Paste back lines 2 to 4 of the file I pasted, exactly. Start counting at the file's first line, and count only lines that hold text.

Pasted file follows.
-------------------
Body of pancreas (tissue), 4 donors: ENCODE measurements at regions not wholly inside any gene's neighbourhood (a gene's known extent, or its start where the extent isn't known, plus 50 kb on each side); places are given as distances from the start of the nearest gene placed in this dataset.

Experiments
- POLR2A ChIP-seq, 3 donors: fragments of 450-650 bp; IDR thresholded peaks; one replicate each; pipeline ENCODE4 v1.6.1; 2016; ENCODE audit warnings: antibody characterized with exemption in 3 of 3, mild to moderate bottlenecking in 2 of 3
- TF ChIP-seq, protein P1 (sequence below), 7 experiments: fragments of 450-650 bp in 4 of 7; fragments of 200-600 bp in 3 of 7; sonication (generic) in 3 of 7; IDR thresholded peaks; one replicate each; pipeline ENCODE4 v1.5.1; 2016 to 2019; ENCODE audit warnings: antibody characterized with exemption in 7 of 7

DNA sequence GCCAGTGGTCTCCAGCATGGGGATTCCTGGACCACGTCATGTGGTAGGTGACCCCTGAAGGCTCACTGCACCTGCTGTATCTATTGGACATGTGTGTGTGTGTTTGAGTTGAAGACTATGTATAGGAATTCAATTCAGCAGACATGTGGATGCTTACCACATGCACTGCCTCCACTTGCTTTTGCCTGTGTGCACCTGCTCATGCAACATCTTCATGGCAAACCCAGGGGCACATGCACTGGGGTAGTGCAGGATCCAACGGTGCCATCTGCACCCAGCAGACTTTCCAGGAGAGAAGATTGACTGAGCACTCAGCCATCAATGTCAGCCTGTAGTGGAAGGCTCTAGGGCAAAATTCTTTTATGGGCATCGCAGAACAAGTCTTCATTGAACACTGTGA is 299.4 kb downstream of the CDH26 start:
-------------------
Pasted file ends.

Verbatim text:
Experiments
- POLR2A ChIP-seq, 3 donors: fragments of 450-650 bp; IDR thresholded peaks; one replicate each; pipeline ENCODE4 v1.6.1; 2016; ENCODE audit warnings: antibody characterized with exemption in 3 of 3, mild to moderate bottlenecking in 2 of 3
- TF ChIP-seq, protein P1 (sequence below), 7 experiments: fragments of 450-650 bp in 4 of 7; fragments of 200-600 bp in 3 of 7; sonication (generic) in 3 of 7; IDR thresholded peaks; one replicate each; pipeline ENCODE4 v1.5.1; 2016 to 2019; ENCODE audit warnings: antibody characterized with exemption in 7 of 7